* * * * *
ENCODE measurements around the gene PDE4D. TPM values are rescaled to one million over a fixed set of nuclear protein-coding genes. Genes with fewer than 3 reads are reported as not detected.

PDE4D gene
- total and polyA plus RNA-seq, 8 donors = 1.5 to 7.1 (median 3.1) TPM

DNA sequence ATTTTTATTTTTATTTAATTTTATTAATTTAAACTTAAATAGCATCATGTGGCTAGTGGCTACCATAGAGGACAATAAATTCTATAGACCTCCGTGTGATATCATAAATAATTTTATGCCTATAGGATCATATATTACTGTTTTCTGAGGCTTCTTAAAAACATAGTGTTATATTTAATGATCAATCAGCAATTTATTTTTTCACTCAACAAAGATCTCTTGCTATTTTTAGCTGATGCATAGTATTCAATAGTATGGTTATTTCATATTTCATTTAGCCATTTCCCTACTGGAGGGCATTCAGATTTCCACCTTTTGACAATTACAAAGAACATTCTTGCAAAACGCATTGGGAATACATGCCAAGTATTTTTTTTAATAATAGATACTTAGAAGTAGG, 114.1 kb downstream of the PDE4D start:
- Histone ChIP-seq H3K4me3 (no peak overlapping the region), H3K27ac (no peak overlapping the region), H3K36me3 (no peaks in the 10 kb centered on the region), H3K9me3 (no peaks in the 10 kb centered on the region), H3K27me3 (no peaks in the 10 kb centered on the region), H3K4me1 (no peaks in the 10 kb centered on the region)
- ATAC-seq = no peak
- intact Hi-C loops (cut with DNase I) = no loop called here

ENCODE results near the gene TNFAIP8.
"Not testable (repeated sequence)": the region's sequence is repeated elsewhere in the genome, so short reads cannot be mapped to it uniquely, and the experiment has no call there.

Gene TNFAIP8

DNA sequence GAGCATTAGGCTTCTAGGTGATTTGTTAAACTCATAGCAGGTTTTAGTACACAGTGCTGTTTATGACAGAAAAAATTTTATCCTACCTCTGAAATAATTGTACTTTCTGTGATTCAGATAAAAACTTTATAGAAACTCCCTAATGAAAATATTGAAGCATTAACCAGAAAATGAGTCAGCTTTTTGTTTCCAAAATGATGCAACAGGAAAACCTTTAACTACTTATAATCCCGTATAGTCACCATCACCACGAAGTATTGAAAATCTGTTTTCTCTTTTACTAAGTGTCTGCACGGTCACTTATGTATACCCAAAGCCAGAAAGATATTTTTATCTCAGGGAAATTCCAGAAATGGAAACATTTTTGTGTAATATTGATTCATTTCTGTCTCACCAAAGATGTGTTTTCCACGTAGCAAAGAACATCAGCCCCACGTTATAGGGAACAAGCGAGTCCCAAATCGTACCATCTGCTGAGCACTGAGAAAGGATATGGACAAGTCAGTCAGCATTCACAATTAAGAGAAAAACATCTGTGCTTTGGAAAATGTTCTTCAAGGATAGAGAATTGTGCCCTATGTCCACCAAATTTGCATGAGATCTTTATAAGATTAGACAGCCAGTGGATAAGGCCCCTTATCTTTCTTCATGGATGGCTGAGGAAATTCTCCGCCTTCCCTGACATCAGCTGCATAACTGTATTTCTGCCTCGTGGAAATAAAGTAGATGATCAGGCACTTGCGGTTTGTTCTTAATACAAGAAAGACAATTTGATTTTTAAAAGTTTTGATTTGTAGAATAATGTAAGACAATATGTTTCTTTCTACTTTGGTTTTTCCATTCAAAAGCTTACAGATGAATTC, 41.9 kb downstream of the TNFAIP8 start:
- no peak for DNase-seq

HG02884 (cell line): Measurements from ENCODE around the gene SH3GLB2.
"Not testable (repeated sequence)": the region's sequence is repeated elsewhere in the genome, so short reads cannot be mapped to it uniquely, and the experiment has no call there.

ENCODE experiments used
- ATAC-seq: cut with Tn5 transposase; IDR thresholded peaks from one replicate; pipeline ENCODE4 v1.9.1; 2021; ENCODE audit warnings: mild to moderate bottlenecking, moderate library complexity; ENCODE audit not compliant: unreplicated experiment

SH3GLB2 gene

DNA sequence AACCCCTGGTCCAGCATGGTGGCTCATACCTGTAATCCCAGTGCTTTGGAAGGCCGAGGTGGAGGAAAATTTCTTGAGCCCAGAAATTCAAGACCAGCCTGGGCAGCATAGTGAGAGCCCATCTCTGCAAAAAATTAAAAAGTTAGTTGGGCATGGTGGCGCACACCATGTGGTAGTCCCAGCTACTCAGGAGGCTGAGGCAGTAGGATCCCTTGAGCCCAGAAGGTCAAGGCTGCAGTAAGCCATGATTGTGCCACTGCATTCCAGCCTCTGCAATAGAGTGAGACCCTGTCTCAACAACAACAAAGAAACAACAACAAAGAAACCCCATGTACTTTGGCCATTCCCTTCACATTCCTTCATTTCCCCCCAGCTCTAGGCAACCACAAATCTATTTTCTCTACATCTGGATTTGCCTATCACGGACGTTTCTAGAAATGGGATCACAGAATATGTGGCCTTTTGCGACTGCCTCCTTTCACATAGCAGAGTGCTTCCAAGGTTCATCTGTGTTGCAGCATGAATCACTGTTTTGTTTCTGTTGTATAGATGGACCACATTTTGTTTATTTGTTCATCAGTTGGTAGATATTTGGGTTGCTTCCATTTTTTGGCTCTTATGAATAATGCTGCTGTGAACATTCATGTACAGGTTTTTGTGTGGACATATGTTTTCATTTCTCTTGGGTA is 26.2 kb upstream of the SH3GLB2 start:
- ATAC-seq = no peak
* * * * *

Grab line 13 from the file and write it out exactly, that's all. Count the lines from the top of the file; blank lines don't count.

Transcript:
HG02884 (cell line): Measurements from ENCODE around the gene SH3GLB2.